Education Secretary Gavin Williamson laid down the rules today as he published plans for the re-opening of schools and colleges in the autumn. He said current restrictions on group sizes will be lifted to allow schools, colleges and nurseries in England to fully reopen as COVID-19 infection rates continue to fall.
But schools have been told to keep children in class or year-sized “bubbles” and avoid creating “busy corridors” when all pupils return.
Older pupils should be encouraged to be kept away from other groups of students and staff and a whole school, or all pupils in a year group may have to self-isolate at home if schools have two or more confirmed coronavirus cases within a fortnight.
Mr Williamson said school closures “may not be necessary” if there are a number of confirmed cases if schools implement the recommended controls.
But he told headteachers they will be expected to have plans in place to offer remote education to pupils who are self-isolating.
The Education Secretary said: “I know these past three months have been some of the most challenging that schools have faced.
“What they have achieved to make sure that young people are kept safe and can continue to learn during this period is remarkable, and I am incredibly grateful for that.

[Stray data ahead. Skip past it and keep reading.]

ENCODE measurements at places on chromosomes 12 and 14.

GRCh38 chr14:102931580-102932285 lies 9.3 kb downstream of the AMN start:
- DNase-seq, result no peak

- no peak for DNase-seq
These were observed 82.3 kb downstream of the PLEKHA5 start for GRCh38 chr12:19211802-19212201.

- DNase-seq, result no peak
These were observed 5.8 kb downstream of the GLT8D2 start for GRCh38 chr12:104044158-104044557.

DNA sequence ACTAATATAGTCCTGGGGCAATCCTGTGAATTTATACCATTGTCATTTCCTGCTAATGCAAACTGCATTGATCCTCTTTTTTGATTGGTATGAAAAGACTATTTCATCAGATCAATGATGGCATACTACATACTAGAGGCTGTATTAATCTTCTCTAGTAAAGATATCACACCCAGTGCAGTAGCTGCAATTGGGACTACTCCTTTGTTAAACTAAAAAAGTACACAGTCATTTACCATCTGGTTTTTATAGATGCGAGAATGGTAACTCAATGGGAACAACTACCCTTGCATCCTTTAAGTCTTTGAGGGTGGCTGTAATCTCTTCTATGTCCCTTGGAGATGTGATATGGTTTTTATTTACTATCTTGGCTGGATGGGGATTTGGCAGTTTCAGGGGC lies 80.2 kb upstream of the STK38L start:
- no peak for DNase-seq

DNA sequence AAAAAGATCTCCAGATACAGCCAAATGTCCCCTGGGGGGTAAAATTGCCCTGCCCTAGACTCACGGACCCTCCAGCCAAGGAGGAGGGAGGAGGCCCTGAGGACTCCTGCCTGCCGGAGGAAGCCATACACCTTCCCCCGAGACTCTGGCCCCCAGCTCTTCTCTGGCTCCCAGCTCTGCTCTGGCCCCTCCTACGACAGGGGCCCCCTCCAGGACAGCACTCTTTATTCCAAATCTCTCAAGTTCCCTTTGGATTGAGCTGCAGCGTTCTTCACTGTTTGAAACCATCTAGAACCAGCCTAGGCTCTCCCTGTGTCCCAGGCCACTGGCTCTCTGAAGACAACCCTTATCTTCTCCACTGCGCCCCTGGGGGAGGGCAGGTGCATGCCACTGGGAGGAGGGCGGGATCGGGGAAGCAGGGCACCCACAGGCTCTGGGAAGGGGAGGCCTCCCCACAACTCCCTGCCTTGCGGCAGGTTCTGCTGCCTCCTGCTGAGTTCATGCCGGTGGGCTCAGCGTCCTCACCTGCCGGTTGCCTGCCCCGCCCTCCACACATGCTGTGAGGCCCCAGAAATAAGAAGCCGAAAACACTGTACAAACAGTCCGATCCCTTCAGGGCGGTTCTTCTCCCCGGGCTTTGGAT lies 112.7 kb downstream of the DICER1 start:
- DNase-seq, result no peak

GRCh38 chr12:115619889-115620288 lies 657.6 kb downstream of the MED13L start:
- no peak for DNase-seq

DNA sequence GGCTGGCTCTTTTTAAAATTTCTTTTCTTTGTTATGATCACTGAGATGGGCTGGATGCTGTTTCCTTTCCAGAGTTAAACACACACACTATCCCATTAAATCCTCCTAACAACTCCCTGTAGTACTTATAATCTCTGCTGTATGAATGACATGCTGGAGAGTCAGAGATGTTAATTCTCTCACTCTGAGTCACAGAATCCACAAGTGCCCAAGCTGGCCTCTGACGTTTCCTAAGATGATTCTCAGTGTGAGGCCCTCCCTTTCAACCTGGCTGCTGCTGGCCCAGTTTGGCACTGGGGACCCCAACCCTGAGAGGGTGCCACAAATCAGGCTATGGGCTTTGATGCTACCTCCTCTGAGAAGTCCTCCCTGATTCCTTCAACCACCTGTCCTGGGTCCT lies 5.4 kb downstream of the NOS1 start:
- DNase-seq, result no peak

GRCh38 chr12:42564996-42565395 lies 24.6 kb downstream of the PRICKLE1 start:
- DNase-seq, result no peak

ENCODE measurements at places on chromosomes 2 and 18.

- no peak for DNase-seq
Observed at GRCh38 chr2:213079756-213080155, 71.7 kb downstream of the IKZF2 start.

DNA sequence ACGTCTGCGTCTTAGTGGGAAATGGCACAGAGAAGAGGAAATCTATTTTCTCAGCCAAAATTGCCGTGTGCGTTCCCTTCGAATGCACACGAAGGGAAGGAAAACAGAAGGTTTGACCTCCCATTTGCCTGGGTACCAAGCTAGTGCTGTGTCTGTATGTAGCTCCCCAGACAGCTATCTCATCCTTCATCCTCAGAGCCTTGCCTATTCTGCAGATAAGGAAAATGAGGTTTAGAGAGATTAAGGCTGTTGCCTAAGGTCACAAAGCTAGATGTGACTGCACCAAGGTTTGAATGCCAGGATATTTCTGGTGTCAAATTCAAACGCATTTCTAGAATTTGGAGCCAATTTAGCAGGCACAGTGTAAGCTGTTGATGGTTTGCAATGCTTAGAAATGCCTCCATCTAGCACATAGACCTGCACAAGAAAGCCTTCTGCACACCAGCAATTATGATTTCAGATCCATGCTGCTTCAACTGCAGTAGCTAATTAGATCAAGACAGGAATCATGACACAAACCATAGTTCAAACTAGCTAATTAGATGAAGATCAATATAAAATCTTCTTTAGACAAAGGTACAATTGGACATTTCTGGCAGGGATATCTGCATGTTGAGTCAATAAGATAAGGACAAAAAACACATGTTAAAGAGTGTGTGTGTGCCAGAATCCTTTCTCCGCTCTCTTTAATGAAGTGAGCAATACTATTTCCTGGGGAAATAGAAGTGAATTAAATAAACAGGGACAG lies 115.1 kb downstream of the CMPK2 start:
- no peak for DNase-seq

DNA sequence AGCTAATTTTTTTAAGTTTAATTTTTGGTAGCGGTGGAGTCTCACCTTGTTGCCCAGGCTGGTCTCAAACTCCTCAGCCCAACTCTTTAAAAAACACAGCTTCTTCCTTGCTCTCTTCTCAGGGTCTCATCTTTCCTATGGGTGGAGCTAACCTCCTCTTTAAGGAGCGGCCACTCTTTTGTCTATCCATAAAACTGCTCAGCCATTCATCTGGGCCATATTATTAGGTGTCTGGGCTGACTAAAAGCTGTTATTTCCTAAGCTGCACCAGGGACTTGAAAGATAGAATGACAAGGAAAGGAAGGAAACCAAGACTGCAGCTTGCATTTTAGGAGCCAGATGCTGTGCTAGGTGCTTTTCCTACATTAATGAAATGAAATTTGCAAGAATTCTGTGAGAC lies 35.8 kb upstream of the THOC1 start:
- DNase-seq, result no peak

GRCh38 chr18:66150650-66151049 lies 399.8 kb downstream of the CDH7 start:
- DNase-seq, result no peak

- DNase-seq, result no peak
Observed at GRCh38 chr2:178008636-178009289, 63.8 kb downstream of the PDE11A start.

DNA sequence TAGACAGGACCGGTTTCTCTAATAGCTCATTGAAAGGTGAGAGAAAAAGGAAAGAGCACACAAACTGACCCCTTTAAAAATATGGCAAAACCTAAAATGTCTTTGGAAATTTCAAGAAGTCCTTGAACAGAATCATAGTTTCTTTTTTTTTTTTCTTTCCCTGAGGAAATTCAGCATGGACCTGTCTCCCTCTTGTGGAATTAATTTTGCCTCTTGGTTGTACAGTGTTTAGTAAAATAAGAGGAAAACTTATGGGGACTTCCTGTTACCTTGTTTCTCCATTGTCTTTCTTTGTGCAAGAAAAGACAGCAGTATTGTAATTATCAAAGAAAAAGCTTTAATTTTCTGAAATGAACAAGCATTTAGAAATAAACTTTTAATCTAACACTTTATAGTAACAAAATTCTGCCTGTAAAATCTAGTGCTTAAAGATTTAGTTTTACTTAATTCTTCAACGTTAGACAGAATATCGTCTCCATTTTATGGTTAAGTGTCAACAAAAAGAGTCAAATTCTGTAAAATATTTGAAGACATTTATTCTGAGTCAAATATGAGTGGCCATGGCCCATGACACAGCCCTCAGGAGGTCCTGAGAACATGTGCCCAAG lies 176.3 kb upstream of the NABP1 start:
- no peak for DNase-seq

“Nothing can replace being in the classroom, so ever since schools, colleges and nurseries closed to most children, we have been working hard to ensure they can reopen as soon as possible.
“We have already seen more than 1.5 million children and young people return, but we must make sure all pupils can go back to school in September, giving them the opportunity to thrive and fulfil their potential.
“I want to reassure parents and families that we are doing everything we can to make sure schools, nurseries, colleges and other providers are as safe as possible for children and staff and will continue to work closely with the country’s best scientific and medical experts to ensure that is the case.”
The back-to-school guidance has been developed in close consultation with the sector and medical experts from Public Health England.
Deputy Chief Medical Officer, Dr Jenny Harries, said: “Thanks to the hard work of everyone, including our teachers and all school staff, there has been a decline in the rate of COVID-19 transmission in our communities.
“A child’s education is essential to their healthy development – we know that missing too much school can have a negative impact on children’s mental and physical wellbeing.
“Everybody wants children to be safe and thankfully as we have learned more about COVID-19, the evidence has shown that the risk of severe disease in children is low.
“However, although the number of COVID-19 cases has declined, it is still in general circulation – so it important we ensure schools implement sensible precaution to reduce potential transmission of COVID-19 and minimise any risk to teachers and their pupils.”
Schools will be expected to work with families to secure full attendance from the start of the new academic year, with the reintroduction of mandatory attendance.
But a headteachers’ union has warned that it will be “enormously challenging” for schools to keep children apart in year-group-sized “bubbles”.